Recently, the District received a second Flood Emergency Response to further determine flood stages after using grant funds last year to install 10 stream gauges throughout the County. The District will continue to work with the National Weather Service and Office of Emergency Services to establish appropriate warning messages for nearby communities.
Giving Natives a Chance Community Planting Day
Our seventh "Giving Natives a Chance" planting event was held in December, with 50 volunteers.
The seventh annual "Giving the Natives a Chance" community planting day was held in December at Clayton Drain in Concord. What started as a pilot project to install native plants in a small section of flood control channel overgrown by undesirable species, due to its success, has been expanded. Besides returning native plants to our creek environment and reducing herbicide use, this event brought members of the community together to increase creek awareness and stewardship. This year 50 volunteers came out to the planting event. Volunteers collected over a pickup truck’s worth of trash and planted over 4,000 native grass plugs.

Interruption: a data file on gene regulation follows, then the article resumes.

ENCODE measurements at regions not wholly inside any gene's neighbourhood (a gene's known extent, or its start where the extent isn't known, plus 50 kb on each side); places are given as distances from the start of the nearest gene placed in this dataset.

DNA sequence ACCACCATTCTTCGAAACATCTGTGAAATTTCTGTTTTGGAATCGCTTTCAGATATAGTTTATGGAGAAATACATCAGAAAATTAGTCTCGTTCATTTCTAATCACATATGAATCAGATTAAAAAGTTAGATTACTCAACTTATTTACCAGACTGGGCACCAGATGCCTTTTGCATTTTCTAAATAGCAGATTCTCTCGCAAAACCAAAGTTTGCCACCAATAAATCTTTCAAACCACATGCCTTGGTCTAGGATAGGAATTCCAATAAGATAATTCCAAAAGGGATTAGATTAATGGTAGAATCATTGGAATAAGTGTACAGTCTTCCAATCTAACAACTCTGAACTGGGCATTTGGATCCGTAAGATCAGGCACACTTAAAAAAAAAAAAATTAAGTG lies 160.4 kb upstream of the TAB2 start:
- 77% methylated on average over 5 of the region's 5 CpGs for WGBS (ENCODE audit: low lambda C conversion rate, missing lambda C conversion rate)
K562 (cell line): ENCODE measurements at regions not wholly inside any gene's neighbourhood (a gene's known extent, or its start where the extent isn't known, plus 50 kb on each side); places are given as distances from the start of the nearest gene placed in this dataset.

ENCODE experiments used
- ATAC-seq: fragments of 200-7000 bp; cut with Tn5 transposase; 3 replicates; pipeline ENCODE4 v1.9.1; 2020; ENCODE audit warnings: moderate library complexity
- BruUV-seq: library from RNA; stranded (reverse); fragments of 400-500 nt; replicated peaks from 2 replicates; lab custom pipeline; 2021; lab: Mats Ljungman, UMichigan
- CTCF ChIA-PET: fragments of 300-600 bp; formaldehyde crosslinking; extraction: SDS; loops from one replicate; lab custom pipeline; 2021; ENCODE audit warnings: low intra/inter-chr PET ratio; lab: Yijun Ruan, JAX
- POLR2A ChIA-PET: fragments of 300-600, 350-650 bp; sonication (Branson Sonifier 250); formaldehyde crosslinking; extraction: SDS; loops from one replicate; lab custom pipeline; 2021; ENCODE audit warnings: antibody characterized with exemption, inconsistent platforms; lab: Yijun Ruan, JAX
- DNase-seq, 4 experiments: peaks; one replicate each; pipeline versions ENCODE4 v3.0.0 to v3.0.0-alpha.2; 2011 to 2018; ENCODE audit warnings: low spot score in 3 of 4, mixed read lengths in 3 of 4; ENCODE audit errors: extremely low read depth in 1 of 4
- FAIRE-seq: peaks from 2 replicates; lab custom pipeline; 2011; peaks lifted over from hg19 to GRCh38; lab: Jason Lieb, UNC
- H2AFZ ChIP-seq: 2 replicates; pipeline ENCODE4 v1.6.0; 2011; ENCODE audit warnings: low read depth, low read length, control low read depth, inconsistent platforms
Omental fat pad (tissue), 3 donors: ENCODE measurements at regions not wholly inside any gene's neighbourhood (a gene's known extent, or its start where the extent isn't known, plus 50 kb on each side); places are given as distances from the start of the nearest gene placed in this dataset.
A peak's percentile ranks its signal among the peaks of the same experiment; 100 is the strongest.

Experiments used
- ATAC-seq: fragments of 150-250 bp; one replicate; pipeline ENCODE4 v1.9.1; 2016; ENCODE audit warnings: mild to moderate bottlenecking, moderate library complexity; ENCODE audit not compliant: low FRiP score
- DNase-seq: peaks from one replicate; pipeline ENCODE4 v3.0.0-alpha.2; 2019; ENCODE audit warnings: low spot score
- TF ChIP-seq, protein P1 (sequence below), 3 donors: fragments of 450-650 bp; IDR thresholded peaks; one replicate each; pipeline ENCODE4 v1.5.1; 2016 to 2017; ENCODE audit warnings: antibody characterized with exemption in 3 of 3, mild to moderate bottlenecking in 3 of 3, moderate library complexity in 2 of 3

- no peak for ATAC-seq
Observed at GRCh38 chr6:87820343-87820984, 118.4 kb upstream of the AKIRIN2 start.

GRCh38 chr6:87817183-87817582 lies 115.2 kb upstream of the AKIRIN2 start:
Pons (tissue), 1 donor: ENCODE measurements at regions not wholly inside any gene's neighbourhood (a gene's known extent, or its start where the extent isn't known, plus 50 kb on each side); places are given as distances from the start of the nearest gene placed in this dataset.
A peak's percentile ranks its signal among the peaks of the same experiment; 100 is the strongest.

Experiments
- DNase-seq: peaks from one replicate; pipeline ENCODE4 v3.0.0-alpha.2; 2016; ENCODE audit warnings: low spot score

Visit Giving Natives a Chance page for more information.
Three Creeks Project
We made significant progress on a $9 million habitat restoration and public access project on Marsh Creek in Brentwood with partner American Rivers.
In July 2015, we launched the Three Creeks Parkway Project in Brentwood, a multi-agency public-private partnership to transform nearly a mile of Marsh Creek flood control channel into high quality salmon and riparian habitat, with enhanced public access. The project aims to widen March Creek while creating a shady, linear parkway to enhance the trail-user experience. The project will cost $9 million and make this section of creek more enjoyable while making sure the community and infrastructure are protected from floods. As of 2019, over $8.3 million has been raised by the following partners: American Rivers through federal and state grant funds, the District, and Pulte Homes on a condition of approval for building 400 single-family homes
Visit Three Creeks Restoration Project page for more information.
Facility Conditions Assessment Program
We are 75% through our Flood Control Facility Assessment Program.
The District continued with facility condition assessments to look for weak spots in our flood protection infrastructure. Structural engineering experts visited and assessed concrete channels (including some of the District’s oldest structures dating from the 1950s), drop structures, and detention basins. Assessed facilities were located in many watersheds and many cities across the County. Preliminary results confirm that the District’s facilities have been well maintained, and can continue to function with continued maintenance.